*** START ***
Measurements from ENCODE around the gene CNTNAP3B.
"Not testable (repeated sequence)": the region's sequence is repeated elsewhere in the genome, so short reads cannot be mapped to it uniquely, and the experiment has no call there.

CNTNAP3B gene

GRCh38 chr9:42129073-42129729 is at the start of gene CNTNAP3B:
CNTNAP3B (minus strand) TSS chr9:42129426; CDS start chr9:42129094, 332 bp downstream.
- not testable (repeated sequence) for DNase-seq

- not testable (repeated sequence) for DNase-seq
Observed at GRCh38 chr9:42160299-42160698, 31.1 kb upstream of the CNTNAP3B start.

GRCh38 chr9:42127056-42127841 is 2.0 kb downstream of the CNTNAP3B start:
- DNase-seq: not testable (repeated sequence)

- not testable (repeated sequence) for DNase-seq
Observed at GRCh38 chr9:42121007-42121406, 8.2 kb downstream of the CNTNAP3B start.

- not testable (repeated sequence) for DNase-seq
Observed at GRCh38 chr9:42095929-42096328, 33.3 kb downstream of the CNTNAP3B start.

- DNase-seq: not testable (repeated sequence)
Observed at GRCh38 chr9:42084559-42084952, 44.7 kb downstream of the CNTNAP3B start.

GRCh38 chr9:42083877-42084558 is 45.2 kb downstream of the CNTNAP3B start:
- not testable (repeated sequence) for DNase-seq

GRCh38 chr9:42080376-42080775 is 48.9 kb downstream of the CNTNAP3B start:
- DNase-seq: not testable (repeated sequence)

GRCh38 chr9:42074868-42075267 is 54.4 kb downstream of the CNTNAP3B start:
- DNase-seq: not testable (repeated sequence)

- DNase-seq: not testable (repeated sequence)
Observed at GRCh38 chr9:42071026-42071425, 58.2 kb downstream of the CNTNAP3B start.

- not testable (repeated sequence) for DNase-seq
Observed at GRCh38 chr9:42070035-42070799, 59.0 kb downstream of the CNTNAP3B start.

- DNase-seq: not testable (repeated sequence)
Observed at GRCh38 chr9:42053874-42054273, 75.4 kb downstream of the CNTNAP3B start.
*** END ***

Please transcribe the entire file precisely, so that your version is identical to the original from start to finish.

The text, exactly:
Measurements from ENCODE around the gene CNTNAP3B.
"Not testable (repeated sequence)": the region's sequence is repeated elsewhere in the genome, so short reads cannot be mapped to it uniquely, and the experiment has no call there.

CNTNAP3B gene

GRCh38 chr9:42129073-42129729 is at the start of gene CNTNAP3B:
CNTNAP3B (minus strand) TSS chr9:42129426; CDS start chr9:42129094, 332 bp downstream.
- not testable (repeated sequence) for DNase-seq

- not testable (repeated sequence) for DNase-seq
Observed at GRCh38 chr9:42160299-42160698, 31.1 kb upstream of the CNTNAP3B start.

GRCh38 chr9:42127056-42127841 is 2.0 kb downstream of the CNTNAP3B start:
- DNase-seq: not testable (repeated sequence)

- not testable (repeated sequence) for DNase-seq
Observed at GRCh38 chr9:42121007-42121406, 8.2 kb downstream of the CNTNAP3B start.

- not testable (repeated sequence) for DNase-seq
Observed at GRCh38 chr9:42095929-42096328, 33.3 kb downstream of the CNTNAP3B start.

- DNase-seq: not testable (repeated sequence)
Observed at GRCh38 chr9:42084559-42084952, 44.7 kb downstream of the CNTNAP3B start.

GRCh38 chr9:42083877-42084558 is 45.2 kb downstream of the CNTNAP3B start:
- not testable (repeated sequence) for DNase-seq

GRCh38 chr9:42080376-42080775 is 48.9 kb downstream of the CNTNAP3B start:
- DNase-seq: not testable (repeated sequence)

GRCh38 chr9:42074868-42075267 is 54.4 kb downstream of the CNTNAP3B start:
- DNase-seq: not testable (repeated sequence)

- DNase-seq: not testable (repeated sequence)
Observed at GRCh38 chr9:42071026-42071425, 58.2 kb downstream of the CNTNAP3B start.

- not testable (repeated sequence) for DNase-seq
Observed at GRCh38 chr9:42070035-42070799, 59.0 kb downstream of the CNTNAP3B start.

- DNase-seq: not testable (repeated sequence)
Observed at GRCh38 chr9:42053874-42054273, 75.4 kb downstream of the CNTNAP3B start.